Some hurdles need to be overcome in the design and development process of an epiretinal prosthesis before commercial realization. Biocompatibility is the basic requirement of neural implants and considered by some to be of primary importance [29]. The MTT assay indicated that, according to ISO-109935 guidelines, Durimide 7510 is non-cytotoxic there were no apparent deleterious effects on cell viability and is in agreement with the recent paper of Stieglitz et al. [19]. Currently, three PSPIs have been shown to be non-toxic biomaterials for neural in vitro implants [1719]. The ILM forms a barrier between the retina and the vitreous [30] and is the interface between the epiretinal prosthesis and retinal tissue. Retinal ganglion cells will atrophy or degenerate in response to malnutrition caused by mechanical pressure of electrode array [31] and glial cells, including astrocytes and Mueller cells, then hypertrophy in response to injury. The retinal stimulating electrode must have the flexibility to match the retinal curvature without producing significant mechanical pressure at the retinal surface but at the same time must be stiff enough to be easily handled and positioned during surgery. There is only about a 3 mm space between the termination of the retina and the insertion of the ciliary body [30]. This is the preferred surgical approach for epiretinal implantation because the sclera can be incised without damaging the retina or ciliary body. However, the length of the surgical incision limits the width of the array and its interconnecting lines. This was overcome by using a dual metal-layer arrangement, which reduced the space needed for the 64 stimulating lines and the returning electrodes. Because the stimulating and returning electrodes were on the same substrate of the thin-film array, an additional returning electrode in the vitreous body was eliminated. This design plus the flexibility and rounded edges of our PSPI electrode arrays reduced the damage to the retina and made our implantation easier and more convenient. The array must also be biocompatible with the host tissue and must avoid environmental aging and de-adhesion of the polyimide-mental films. The lack of retinal tissue damage after a six month implantation period in vivo are in agreement with previous work [16, 19], and the lack of changes to the array properties and structural integrity confirmed the suitability of our design and potential clinical application of the PSPI-film electrode array.

One of the most important factors for researchers is the basic function of epiretinal electrical stimulation. Our array occupied an area 5 mm in diameter, less than the overall geometry of the human macular region. A retinal stimulating array ideally needs to pack at least 1000 electrodes into this 5 × 5 mm space for ideal resolution [32]. The dual-layer process proffers considerable advantages over the more traditional single-layer approach [33] in that it can accommodate many more electrode sites for higher resolution. A new high density electrode array based on a parylene substrate was designed and fabricated with 1024 platinum electrodes [34], but no systematic in vivo ocular evaluation on the safety and electrophysiology of the whole electrode array has been reported. The actual cortical response and resolution for such a retinal prosthesis is also unknown. The substrate material for epiretinal stimulating electrode arrays serves as a mechanical carrier and electrical insulator, which is a key component assuring the safe and effective signal transmission to the underlying tissues. Electrical stimulation in our acute experiments showed that the array functioned effectively in situ. Detailed information on the electrophysiological properties and long-term effects of electrical stimulation after implantation need further exploration.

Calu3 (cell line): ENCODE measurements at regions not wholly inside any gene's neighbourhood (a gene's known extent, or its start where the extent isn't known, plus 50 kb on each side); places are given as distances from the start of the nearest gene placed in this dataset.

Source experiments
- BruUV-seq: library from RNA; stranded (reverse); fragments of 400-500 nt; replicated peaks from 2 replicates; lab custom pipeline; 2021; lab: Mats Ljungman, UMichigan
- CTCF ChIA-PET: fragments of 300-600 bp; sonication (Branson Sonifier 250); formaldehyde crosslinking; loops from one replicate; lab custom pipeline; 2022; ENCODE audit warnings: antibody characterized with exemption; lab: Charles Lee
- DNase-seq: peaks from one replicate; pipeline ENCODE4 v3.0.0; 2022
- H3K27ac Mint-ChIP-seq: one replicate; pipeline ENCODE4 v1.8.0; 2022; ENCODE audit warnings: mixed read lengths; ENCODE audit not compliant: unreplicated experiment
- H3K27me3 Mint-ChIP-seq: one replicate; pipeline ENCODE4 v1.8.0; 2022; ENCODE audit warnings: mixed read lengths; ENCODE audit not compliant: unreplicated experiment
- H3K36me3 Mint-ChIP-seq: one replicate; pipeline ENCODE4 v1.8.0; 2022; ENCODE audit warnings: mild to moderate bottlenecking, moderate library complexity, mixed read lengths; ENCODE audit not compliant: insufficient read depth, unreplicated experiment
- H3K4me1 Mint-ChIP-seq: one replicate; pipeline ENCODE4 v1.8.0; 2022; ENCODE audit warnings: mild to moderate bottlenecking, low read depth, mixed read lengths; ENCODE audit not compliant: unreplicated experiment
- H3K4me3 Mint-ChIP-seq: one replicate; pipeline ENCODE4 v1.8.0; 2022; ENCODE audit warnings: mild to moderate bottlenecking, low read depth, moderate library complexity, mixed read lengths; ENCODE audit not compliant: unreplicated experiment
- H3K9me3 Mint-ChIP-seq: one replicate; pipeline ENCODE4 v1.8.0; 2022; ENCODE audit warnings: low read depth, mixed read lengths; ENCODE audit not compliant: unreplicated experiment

Recent PI-MEMS techniques for epiretinal electrical stimulation have provided new advances in this direction [32, 3436]. The substrates used are traditional non-photosensitive PI. In this paper, we provided a relevant design and fundamental characteristics of a PSPI microelectrode array. In vivo and in vitro results show that the array is safe in terms of mechanical pressure and biocompatibility. This lays the ground work for a future, high-resolution retinal prosthesis with many more electrode sites using multi-layer MEMS techniques based on the flexible PSPI thin film substrate.




Dulbecco’s Modified Eagle Medium


Microelectro-mechanical system


Tetrazolium salt 3-(4, 5-dimethylthiazol-2-yl)-2, 5-diphenyltetrazolium bromide




Photosensitive polyimide


Scanning electron microscope.



This research is supported by The National Basic Research Program of China (973 Program, 2011CB7075003/5/2); The National Natural Science Foundation of China (61273368, 91120304); National High Technology Research and Development Program of China (863 Program, 2009AA04Z326); The National Key Technology R&D Program (2007BAK27B04, 2008BAI65B03); Shanghai Municipal Physical Culture Bureau Scientific and Technological Project (11JT010); Shanghai Science and Technology Development Funding (10231204300). We would like to thank Yuxiu Liu and Kai Wang for performing the animal surgery; Qing Luo for providing technical support on MTT assay; Thomas Fitzgibbon for comments of previous drafts of the manuscript.

Authors’ Affiliations

School of Biomedical Engineering, Shanghai Jiao Tong University
Department of Biomedical Engineering, College of Engineering, Peking University